And here’s the thing. I don’t know about the rest of you, but when I start swirling down into the darkness, I often think of Bernie and then hope begins to emerge.

So when we all finished, I looked at Bernie, and admittedly I totally put the pressure on her because I asked, “What about you, Bernie. Can you give me some hope in this?”

Bernie smiled and said, “Well, it’s like in Star Wars.”

And I gotta tell you that Bernie had me at “Star Wars.”

She talked about the original 1977 version titled, A New Hope. There’s the scene where Luke, Leia, Han, and Chewbacca are getting chased down the Death Star by a bunch of Stormtroopers. They get cornered, but Han blasts off part of a wall that’s a vent. And they all jump in and discover that it’s the trash compactor, which was also a sewer.

And so Bernie said that the four of them were in that sewer, knee deep in poop, only Bernie didn’t say poop. And soon the walls of the trash compactor were caving in on them. But they survived. They eventually made it through the darkness and the poop.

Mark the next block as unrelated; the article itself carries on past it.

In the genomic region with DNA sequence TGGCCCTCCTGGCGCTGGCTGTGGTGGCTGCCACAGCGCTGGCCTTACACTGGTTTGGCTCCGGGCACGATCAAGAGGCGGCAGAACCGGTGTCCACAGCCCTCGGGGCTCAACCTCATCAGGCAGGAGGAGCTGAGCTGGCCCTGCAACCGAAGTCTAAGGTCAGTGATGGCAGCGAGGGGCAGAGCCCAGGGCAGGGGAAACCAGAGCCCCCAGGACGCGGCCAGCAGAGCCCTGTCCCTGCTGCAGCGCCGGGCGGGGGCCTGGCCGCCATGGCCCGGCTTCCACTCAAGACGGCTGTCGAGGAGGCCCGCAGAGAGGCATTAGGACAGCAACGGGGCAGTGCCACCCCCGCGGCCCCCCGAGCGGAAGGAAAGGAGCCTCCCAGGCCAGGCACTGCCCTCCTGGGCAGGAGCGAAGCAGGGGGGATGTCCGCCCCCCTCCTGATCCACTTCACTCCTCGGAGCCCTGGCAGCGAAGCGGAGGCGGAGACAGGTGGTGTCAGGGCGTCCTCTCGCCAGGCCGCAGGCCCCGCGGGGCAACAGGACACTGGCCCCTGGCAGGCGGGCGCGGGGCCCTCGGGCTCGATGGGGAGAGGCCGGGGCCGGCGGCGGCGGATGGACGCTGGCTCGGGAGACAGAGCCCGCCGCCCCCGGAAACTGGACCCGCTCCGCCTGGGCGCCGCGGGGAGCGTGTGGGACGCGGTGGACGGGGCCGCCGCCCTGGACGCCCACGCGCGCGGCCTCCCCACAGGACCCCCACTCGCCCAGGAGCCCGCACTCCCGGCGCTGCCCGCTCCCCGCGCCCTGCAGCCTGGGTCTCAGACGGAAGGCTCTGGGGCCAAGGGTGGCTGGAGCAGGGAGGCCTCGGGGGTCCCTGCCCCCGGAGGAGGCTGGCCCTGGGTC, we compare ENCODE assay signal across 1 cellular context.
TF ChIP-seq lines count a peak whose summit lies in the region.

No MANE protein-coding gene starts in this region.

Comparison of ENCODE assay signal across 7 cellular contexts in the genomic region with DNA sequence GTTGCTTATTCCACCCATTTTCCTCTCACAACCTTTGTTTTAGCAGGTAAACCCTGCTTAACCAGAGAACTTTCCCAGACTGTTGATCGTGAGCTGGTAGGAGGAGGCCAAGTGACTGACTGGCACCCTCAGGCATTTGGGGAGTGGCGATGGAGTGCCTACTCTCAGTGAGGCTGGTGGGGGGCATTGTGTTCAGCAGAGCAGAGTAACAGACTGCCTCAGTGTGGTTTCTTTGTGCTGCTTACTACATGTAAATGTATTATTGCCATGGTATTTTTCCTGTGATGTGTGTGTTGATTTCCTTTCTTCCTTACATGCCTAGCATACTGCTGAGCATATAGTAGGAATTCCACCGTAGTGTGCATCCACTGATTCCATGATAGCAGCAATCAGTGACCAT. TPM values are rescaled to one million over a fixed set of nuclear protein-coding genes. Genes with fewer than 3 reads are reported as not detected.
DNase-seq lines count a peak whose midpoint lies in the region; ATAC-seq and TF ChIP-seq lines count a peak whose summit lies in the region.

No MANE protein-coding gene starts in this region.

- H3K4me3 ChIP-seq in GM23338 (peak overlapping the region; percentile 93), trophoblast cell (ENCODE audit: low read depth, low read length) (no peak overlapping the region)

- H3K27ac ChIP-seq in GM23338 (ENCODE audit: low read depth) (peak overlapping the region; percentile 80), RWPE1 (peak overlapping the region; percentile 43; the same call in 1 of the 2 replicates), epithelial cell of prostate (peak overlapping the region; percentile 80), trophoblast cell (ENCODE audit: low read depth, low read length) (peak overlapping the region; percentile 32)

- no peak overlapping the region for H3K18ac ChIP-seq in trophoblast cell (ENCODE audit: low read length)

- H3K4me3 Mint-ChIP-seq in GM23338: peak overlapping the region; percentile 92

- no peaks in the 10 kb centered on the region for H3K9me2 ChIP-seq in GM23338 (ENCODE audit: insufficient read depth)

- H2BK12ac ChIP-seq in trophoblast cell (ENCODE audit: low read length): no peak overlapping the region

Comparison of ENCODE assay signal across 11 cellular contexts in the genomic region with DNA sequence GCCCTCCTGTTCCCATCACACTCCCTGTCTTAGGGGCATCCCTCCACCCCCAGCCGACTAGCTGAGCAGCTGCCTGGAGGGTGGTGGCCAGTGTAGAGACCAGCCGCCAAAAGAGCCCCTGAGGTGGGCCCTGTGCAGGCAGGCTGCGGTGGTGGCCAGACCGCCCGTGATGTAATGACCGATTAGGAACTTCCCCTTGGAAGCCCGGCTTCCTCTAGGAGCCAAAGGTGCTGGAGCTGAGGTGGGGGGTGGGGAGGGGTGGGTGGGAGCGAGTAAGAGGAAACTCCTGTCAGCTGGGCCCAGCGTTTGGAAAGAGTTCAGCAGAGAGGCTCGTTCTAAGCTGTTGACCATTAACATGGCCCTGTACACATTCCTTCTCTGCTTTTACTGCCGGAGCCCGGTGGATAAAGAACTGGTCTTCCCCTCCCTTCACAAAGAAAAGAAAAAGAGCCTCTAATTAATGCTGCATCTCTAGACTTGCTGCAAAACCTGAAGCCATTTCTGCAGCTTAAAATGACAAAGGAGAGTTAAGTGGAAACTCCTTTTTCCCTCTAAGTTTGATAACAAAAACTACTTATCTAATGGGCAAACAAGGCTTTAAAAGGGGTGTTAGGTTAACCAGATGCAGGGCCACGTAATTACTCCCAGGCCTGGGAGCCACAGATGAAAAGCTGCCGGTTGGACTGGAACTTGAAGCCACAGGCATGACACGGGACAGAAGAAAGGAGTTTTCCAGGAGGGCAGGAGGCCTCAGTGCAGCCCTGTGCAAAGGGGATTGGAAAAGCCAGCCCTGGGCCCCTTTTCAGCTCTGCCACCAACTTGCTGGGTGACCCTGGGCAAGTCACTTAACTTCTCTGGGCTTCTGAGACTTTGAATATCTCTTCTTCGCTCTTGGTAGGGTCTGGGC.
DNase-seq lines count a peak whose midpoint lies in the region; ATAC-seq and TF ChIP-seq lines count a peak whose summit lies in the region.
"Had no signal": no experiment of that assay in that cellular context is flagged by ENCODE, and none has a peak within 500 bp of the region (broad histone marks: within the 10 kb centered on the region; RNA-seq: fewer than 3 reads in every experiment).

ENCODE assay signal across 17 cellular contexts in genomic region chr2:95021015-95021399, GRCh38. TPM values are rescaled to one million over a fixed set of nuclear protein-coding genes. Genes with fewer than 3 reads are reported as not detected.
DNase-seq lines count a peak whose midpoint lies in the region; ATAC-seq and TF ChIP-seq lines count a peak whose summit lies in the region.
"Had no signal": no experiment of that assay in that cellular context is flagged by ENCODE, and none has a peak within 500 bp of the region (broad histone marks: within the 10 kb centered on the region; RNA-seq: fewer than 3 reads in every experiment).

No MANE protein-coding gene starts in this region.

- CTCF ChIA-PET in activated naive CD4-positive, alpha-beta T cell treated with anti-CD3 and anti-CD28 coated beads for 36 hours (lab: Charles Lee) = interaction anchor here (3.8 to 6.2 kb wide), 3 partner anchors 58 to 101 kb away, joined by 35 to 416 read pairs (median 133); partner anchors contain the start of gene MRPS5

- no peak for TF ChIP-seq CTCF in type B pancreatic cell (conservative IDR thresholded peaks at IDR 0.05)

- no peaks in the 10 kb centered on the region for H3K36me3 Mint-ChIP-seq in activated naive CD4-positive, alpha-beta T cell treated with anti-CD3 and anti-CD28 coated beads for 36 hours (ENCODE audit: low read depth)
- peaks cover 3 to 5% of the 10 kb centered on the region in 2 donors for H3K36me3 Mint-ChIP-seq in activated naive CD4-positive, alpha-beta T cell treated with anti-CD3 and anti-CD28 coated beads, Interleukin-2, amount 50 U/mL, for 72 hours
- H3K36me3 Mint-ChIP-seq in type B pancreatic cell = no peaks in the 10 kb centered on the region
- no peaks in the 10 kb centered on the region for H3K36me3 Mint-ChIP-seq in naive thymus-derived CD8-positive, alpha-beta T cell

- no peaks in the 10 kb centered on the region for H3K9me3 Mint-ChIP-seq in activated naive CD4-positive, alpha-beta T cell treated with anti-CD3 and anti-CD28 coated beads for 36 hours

She then said there are times in our lives where it feels like we are wading knee-deep through a bunch of poop. There are times when it feels like the walls are caving in on us. But do you know what? Leia, Han, Chewbacca, and Luke were wading through it together. And we were together in that room wading through it. And we are here together now. That was the reminder of hope that I needed. We are wading our way through the darkness together.

Before this conversation, I felt isolated and alone. I thought I couldn’t muster up enough love to drive out the hate. And alone, I don’t have enough love. But I’m not alone. And neither are you. Alone, I don’t have a candle big enough to make much of a difference against the darkness. But I’m not alone. We’re here. We’re in this together. We are a community called the Church, the Body of Christ made manifest in the world. And together, we light up the world as we shine the light in darkness.